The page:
The sun will come up, tomorrow
Published 2:39 pm Tuesday, February 8, 2011
What a week! I saw the sun rise in four different states.
The first was in New Orleans from the window in my room on the 38th floor of the hotel. The mighty Mississippi River wound its way through downtown, and I could see the early morning barge traffic as the sun came up. The gray mist hanging over the city was pierced by the reflections of the sun off other high rise glass buildings.
Later in the week, I saw the sun rise over Camelback Mountain in Scottsdale, Ariz. It was my second trip to this same city in the past month, but I stayed on opposite sides of the mountain. It was amazing at how the sun reflected differently both at sunrise and sunset just from staying a few miles apart on my two trips.
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Seaside, Fla., was my third location. What a delightful place this can be. The sun lights up the beautiful emerald water and the sugary white sand as it breaks in the east. Later, the sky was a brilliant red as the sun slipped below the Gulf of Mexico.
Finally, I saw the sun come up, as I have for many years, in my hometown here in Southwest Georgia. I don’t have a spot to see its brilliance on the horizon from my home, but it slowly lights up the world outside of the window, giving me notice that another day is about to begin.
It was unusually cold everywhere I went. In New Orleans, walking just three blocks to a restaurant in the French Quarter, I wondered how the homeless people I saw would make it through the night. In Scottsdale, it was 25 degrees below average and the blooming flowers were covered with sheets to protect them from the desert cold.
The Phoenix Open, part of the reason I was in Arizona, started four hours late due to a frost delay. Since cell phones aren’t allowed into the tournament area, delays of that magnitude can cause massive traffic delays. No one can coordinate their transportation changes without their phone. How dependent we have become.
My flight returning from Phoenix to Panama City was canceled in Atlanta after the plane was already fully loaded. Desperate to get to Seaside for a family gathering, I rented a car one way. Hertz should be ashamed that the charge of a car was significantly more than the plane ticket. I guess they had me where they wanted me.
However, no matter the troubles and aggravation of this particular trip, I was rewarded over and over by a beautiful sunrise. Granted, part of the reason I was up so early was the time changes and meetings, but it was still grand. It was somehow comforting to me that though I was alone and far away from home that same sun was following me around. It lends consistency to our everyday life.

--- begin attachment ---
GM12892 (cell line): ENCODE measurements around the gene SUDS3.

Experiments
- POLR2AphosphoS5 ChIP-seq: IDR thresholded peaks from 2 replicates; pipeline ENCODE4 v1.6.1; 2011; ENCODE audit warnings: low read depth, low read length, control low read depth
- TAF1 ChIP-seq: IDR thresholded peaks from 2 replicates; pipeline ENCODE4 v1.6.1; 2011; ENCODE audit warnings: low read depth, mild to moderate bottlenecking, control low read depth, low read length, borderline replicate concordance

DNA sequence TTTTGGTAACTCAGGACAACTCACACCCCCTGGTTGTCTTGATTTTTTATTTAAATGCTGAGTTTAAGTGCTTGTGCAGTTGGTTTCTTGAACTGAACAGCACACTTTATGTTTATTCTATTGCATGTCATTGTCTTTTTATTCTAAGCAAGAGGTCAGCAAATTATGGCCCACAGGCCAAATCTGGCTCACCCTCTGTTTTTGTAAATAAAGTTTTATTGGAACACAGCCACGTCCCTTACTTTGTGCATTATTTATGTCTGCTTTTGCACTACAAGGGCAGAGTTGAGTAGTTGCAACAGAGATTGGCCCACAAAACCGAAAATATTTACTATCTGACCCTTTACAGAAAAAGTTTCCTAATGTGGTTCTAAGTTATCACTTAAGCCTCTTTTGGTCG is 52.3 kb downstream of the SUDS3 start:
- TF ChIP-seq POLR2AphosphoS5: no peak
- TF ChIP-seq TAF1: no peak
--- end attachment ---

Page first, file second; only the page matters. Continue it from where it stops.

When my girls’ were small we watched the movie, “Annie,” often enough that I pretty much memorized the songs, including my favorite: “The Sun will Come Up, Tomorrow.” No matter how lousy the weather or how difficult the trip, the sun does indeed manage to come up tomorrow.
Sometimes our family provides that same kind of consistency in our lives. We were in Seaside to celebrate the 30th birthday of my oldest daughter, Catherine. Though I had to drive 300 miles in heavy rain in an overpriced rental car, it was a grand occasion.
The house we rented seemed like it was built with our extended family in mind. Though it was cold and raining the first day, there was enough room for the children to play. There was a television in every room, with books and games everywhere. Despite the cold and windy weather, the house was toasty with the warmth of the family gathered inside.
Henry chased seagulls on the beach until a wave finally caught him. This being his first trip to the beach, he was blown away by the surf and the dunes. Laura also enjoyed the sand for the first time, though she was dressed up more like an Eskimo to combat the cold.
We took a limousine to Destin where the grandchildren were real troopers enduring a two-hour dinner in a stuffy steakhouse. Of course, the rest of us were thoroughly enjoying ourselves.
Finally, on Sunday morning, the sun came up again. The many colors of the cottages in Seaside were awash with the light of the morning. A breakfast at the Donut Hole was a great ending to a great weekend.
Driving home I was thinking that in many ways our family is similar to the sun. Like the sun, our family is a constant in our lives. No matter where I am, I seem to know that my children are there with me.
Thirty years ago, Catherine brought a light into our lives. Less than two years later, her sister, Elizabeth, brightened that light even more. Since then, they have been the sun around which our family’s universe revolved. They have given me comfort when I am alone and a sense of being when I am away.
Their husbands and then their children have expanded that joy. I know that even though I celebrate their birthdays, it is I that received the gift.
I look at the stars to occasionally remember my father. I look at the sun to know that I have a home and that someone I love is there seeing the same sunrise waiting for me.
I look in my heart to feel the warmth and joy of my two children, knowing that we are a part of each other. I can hear their young voices from a generation ago reminding me that no matter where we are or what we are doing that indeed, “The Sun will Come Up, Tomorrow.”
Happy Birthday, Catherine. I Love You, Daddy.